Friday, June 20, 2008

Flight of the Condor (Colca Canyon, Peru)

From the beautiful Spanish colonial city of Arequipa, the mini-tour promises a short journey to a canyon twice as deep as the Grand Canyon and with magnificent condors in full flight. I tend to dislike tours but some locations are much easier to see that way.

A few hours into the trip through the bleak Peruvian altiplano on rugged roads and reaching a lung-busting 4,800 metres (15,000 feet) above sea level, the moans of headaches, the cold and the early morning start dominate conversation. Even the local coca tea seems to have little of its claimed effects to ease the altitude illnesses though the liquid warmth is welcome. The thought of soaring raptors and spectacular canyons seem far away. Herds of llama (or are they alpaca) look on, continuing to extract sustenance from the bare rocky fields.

The minibus plunges towards the small village of Chivay, the reducing altitude providing warmth and relief from the headaches, and the mountain vistas providing inspiring views. Nearby are the startling burial grounds of the local Indians, their bodies buried into steep cliff faces in the fetal position. Relaxing in the natural hot springs in Chivay soaks away the tiring day of travel and soothes the bumps and bruises caused by the worn suspension of the minibus.

Refreshed from a good sleep, next morning we rise early to a crisp and clear day. Around breakfast time, the condors also rise. At 13,000 feet above sea level (4,000 metres) at Condor Pass (Cruz del Condor), the condors ration their energy, gliding effortlessly in the morning thermals and updrafts. Their huge wingspan (9 feet for larger birds) catch the most subtle of drafts lifting them above the canyon rim, their eyes feast upon carrion in the depths below rather than the heady scenery of this Andean travel wonder.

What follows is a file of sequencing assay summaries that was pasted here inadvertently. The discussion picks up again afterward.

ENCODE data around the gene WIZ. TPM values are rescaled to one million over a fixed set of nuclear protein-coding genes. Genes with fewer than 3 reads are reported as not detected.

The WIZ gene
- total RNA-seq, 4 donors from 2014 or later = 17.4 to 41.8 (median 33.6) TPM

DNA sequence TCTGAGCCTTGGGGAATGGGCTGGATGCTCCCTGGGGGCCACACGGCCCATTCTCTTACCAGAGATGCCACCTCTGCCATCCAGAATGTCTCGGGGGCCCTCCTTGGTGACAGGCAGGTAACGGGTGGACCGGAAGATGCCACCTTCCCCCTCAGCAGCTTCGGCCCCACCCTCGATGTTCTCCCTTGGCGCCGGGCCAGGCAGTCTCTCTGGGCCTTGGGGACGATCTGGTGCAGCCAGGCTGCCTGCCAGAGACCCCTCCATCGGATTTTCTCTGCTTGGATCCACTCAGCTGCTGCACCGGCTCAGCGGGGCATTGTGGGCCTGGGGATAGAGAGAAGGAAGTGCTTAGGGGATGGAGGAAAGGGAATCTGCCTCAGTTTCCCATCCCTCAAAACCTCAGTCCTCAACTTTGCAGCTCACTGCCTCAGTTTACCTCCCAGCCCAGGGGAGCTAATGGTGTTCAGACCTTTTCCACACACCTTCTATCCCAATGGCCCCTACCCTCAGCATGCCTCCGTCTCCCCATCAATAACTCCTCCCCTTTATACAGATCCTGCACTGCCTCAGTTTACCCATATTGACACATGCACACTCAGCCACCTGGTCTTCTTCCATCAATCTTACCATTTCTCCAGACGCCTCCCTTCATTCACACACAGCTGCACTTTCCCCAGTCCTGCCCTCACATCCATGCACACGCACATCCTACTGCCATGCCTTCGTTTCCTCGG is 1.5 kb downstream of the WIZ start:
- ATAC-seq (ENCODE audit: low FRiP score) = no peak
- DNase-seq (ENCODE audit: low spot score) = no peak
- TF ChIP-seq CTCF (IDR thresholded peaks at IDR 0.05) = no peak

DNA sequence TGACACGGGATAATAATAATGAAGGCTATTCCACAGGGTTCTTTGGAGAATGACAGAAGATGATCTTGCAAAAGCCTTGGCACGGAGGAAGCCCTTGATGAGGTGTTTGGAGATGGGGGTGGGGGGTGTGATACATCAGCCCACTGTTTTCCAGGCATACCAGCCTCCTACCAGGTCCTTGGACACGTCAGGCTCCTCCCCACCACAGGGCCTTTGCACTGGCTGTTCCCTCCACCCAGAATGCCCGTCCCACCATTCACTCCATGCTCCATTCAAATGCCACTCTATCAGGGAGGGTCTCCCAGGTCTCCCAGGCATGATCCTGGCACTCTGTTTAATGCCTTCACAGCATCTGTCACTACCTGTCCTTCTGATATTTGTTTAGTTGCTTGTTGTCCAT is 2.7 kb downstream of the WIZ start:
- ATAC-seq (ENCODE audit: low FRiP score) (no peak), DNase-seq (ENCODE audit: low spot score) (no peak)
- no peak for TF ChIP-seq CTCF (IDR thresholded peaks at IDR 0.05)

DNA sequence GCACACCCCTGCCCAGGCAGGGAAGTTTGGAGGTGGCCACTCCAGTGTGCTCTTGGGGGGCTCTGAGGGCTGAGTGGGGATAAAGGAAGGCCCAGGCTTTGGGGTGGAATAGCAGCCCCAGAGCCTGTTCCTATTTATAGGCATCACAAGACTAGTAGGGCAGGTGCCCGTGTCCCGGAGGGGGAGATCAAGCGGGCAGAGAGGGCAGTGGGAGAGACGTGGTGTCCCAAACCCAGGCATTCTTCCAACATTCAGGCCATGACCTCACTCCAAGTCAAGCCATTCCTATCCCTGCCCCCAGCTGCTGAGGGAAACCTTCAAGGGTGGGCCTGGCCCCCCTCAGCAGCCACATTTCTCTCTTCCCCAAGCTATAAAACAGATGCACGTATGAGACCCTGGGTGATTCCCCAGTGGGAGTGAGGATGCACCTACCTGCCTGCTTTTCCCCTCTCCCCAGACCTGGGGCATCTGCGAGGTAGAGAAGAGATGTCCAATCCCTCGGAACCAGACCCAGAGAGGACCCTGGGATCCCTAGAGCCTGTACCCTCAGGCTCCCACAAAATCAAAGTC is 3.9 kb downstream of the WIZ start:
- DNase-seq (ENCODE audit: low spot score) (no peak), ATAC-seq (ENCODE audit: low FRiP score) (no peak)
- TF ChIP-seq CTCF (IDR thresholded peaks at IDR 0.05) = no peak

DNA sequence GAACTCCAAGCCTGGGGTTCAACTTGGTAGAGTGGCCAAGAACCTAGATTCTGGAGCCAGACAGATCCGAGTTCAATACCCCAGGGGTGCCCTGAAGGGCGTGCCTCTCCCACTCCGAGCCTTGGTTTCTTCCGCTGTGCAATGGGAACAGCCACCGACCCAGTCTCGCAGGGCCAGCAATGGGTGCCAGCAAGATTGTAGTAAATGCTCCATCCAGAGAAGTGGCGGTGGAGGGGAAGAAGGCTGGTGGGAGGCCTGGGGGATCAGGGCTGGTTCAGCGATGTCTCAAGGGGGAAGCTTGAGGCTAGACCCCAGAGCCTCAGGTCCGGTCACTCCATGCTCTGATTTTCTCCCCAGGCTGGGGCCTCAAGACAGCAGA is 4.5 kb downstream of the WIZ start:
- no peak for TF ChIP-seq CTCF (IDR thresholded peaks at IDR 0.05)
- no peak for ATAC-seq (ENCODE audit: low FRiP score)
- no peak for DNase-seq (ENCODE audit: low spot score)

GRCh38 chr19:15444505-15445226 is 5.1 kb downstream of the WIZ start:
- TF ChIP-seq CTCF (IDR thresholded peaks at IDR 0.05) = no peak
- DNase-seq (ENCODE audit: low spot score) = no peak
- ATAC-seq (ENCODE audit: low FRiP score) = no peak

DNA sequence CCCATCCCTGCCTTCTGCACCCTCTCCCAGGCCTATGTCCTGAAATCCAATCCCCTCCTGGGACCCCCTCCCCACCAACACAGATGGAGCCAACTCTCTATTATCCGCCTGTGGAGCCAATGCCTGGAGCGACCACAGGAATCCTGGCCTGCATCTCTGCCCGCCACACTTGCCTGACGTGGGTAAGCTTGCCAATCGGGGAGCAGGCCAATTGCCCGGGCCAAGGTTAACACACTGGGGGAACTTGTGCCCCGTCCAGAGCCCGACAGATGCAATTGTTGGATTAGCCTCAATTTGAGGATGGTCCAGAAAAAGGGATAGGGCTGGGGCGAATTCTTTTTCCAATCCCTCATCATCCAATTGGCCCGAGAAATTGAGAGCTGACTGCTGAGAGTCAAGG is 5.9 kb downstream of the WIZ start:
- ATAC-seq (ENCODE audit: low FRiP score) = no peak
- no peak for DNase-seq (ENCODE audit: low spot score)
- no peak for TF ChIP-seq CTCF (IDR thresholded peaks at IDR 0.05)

Though lacking the steep walls and stark-coloring of its American cousin, Colca Canyon plunges to over twice the depth of the Grand Canyon. Large tracts of Colca Canyon have been exploited for centuries with the Incan terraced fields still supporting agriculture and family life. The women of these canyon-bound villages sell their fruits, vegetables and Peruvian handicrafts at a nearby market, resplendent in their local dress and impressive headwear.

The canyon is staggering in scale, the mountain backdrop leaving long-lasting memories. But it is the majestic soaring condors and the immense travel wonder of Colca Canyon that would guarantee that I’d once more venture into the rugged heights of the Peruvian altiplano.


Ian Bryce said...

I like to visit Sount America someday and Peru is definitely on my list... nice post!

Visit my travel blog too

Mark H said...

@ian: Peru is a great country to visit. They are probably keen for travellers at present with the flooding and closing of the Inca Trail.

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